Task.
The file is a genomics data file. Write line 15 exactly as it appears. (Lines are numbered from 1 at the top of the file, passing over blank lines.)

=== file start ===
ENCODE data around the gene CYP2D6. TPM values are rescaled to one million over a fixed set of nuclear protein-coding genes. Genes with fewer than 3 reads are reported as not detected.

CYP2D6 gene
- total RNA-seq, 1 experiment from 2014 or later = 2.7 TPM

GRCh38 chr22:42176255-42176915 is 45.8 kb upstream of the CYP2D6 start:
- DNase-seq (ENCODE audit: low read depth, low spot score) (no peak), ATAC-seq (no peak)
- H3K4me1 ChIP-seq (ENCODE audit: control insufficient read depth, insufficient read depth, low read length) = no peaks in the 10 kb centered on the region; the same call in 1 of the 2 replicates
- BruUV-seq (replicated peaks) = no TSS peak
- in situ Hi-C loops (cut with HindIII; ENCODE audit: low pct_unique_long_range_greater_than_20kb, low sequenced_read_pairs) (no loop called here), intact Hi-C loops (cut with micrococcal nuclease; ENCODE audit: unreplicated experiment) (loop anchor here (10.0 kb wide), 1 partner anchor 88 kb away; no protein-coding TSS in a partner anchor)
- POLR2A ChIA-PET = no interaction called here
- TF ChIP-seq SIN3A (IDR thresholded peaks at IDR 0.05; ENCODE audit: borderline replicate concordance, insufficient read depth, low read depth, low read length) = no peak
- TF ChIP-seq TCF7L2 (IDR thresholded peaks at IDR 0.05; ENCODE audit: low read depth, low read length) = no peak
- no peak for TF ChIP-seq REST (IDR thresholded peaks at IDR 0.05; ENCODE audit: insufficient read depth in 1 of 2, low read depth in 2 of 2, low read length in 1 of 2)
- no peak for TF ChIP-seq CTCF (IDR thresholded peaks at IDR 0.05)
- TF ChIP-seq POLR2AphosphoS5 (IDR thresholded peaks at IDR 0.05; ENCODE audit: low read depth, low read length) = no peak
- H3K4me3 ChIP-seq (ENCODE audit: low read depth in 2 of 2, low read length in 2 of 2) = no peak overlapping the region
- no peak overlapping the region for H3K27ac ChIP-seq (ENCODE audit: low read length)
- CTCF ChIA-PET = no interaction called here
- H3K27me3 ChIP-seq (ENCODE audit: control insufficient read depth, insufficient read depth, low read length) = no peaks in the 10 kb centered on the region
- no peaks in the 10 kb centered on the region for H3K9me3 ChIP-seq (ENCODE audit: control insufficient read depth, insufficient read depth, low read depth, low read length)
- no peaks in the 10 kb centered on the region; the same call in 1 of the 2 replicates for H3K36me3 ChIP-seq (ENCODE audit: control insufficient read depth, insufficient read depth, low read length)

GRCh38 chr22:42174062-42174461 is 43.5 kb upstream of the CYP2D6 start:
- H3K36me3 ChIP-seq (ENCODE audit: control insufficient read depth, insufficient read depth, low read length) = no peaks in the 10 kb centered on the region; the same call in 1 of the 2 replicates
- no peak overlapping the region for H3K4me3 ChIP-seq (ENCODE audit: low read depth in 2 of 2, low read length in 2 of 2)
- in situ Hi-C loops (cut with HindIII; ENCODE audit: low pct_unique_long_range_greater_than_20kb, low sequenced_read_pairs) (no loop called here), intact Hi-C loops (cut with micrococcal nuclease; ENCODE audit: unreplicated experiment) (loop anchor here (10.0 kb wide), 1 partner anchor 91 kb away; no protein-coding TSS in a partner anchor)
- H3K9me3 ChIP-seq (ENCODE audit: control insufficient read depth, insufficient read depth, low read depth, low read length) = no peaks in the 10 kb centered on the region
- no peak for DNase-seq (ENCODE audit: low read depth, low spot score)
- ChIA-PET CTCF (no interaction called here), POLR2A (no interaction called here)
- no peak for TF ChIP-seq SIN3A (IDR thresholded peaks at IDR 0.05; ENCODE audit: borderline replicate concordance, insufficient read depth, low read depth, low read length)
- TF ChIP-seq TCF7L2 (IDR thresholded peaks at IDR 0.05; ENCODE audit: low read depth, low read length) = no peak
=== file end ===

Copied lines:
- H3K4me3 ChIP-seq (ENCODE audit: low read depth in 2 of 2, low read length in 2 of 2) = no peak overlapping the region